Peru conference shows freethought expansion

By Dan Barker

It is heartening to see that freethought is alive and well in Latin America.

FFRF Co-President Dan Barker revels in the scenery and history of Machu Picchu while in Peru for the first international Latin American Freethought Gathering May 24-26.
FFRF Co-Presidents Dan Barker and Annie Laurie Gaylor (hobbled by a broken foot from a fall earlier in Cusco, Peru) enjoy a brief respite during their Machu Picchu excursion.
Barker, front row center, poses with the other speakers at the Primer Encuentro Latinoamericano de Librepensamiento in Arequipa, Peru. The event was sponsored by FFRF and the International Humanist and Ethical Union, as well as about 25 local and regional atheist/humanist/skeptic groups in Latin America. Back row at far left: Richard Zavala; back row fourth from left: Hector Guillén.

The Primer Encuentro Latinoamericano de Librepensamiento — the first international Latin American Freethought Gathering attended by about 250 people — took place in Arequipa, Peru, from May 24–26. The event, primarily organized by ophthalmologist Hector Guillén and lawyer/author Ricardo Zavala, both of Arequipa, was sponsored by the Freedom From Religion Foundation and the International Humanist and Ethical Union, as well as about 25 local and regional atheist/humanist/skeptic groups in Latin America, such as CFI Argentina and SNAP Peru.

Speakers from many countries described the growth of freethought and critical thinking in Central and South America and the continuing challenges to free speech, women’s rights, gay rights, sex education, human rights, science education, and state/church separation in countries still largely dominated by the Catholic Church and heavily influenced by pseudoscience.

I was honored to be invited to give the opening speech: “The importance of a secular state.” For three cerebral-packed days, we participated in or listened to 29 speeches, six panels, three workshops, and the formal presentations of five new freethought books written by Spanish-speaking authors.

Attendees came from 12 different countries, and the speakers represented Costa Rica, Peru, Chile, Mexico, Guatemala, Puerto Rico, Colombia and Argentina, as well as the United States and Italy.

As I listened to scientists, lawyers, doctors, bible scholars, historians, feminists, gay-rights and human-rights activists, I was struck by the excitement, intelligence and conviviality of all the participants. These people really want to combat dogma, superstition and irrationality in their laws and society. They want to live in a secular world free of religious coercion.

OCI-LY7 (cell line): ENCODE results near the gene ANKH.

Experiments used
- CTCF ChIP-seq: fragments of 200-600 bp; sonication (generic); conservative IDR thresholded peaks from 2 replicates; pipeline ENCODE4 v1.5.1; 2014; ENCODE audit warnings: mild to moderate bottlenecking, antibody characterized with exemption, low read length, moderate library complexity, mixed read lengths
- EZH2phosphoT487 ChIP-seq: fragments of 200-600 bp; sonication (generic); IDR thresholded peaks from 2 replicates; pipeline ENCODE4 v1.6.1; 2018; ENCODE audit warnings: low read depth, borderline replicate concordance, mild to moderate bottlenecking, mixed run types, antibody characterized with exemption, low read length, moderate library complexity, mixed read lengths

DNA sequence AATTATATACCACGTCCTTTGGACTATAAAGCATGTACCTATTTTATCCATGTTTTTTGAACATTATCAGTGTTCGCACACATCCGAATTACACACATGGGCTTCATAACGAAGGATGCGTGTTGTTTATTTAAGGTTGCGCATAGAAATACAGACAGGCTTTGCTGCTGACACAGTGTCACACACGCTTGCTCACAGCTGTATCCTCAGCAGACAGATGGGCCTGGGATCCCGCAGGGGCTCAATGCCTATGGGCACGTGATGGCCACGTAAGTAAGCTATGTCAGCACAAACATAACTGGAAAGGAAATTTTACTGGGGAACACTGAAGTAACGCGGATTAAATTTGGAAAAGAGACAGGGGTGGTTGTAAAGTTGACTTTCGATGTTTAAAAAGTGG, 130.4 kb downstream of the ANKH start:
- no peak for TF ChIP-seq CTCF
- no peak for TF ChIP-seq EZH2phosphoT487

The conference occurred, coincidentally, the week after the resignations of all 34 Chilean bishops due to the priestly pedophilia scandal in that country and the pope’s complicity in protecting the image of the Catholic Church.

During my opening remarks (in Spanish), after noting that Peru has more than 3,000 varieties of potato, I quipped that the conference would surely be feminist in tone, since “Les gusta la papa, pero no el papa.” — “You like the (feminine) potato, but not the (masculine) pope.”

The influence of religion is definitely weakening in that part of the world — partly due to the priestly scandals — but the church is not eager to abandon its privilege. Most of the Latin American nations, although officially laicos (secular), are still considered “confessional” countries, under the lingering laws based on Catholic dogma.

Peru, Ecuador, El Salvador, Honduras, Paraguay, Bolivia and Mexico all have Catholic-dictated wording in their constitutions to the effect that “life begins at conception.” The church has enormous influence in other laws, civil as well as military. The Holy See has been working diligently, authoring bills to promote religious instruction in the schools, to outlaw divorce, and to direct tax money to fund or repair churches. All South American countries have diplomatic relations with the Holy See and concordats with the Vatican formalizing the relationship between the church and the government.

For example, Article Three of the Bolivian Constitution says: “The state recognizes and sustains the Apostolic Roman Catholic religion. It guarantees the public exercise of all other cults. The relations with the Catholic Church will be regulated by concordats and agreements between the Bolivian state and the Holy See.” Argentina, Costa Rica, Peru, Panama, Paraguay and El Salvador have similar wording. Most Latin American constitutions invoke “Dios” in their preambles, and although they guarantee religious freedom to the people, the Catholic Church is granted a privileged status.

The consensus at the conference is that currently the most secular countries in Latin America are Cuba, Mexico and Uruguay — and Chile is “on the way.” The worst problems appear to be in Central America, with proposed legislation to insert bible teaching in the public schools and to outlaw speech that “insults religion,” even though most countries, on paper at least, guarantee freedom of speech. A recurrent theme at the gathering was that the best way to weaken the influence of religion is to laugh at it. No wonder the church wants to outlaw blasphemy!

At the end of the conference, the attendees produced the Arequipa Declaration, arguing for secular government and true religious freedom, which can be read on the Facebook page “Primer Encuentro Latinoamericano de Librepensamiento Perú 2018.”

The organizers are now planning a second conference for 2020, which may take place in Chile or Colombia.

¡Arriba el librepensamiento! (Up with freethought!)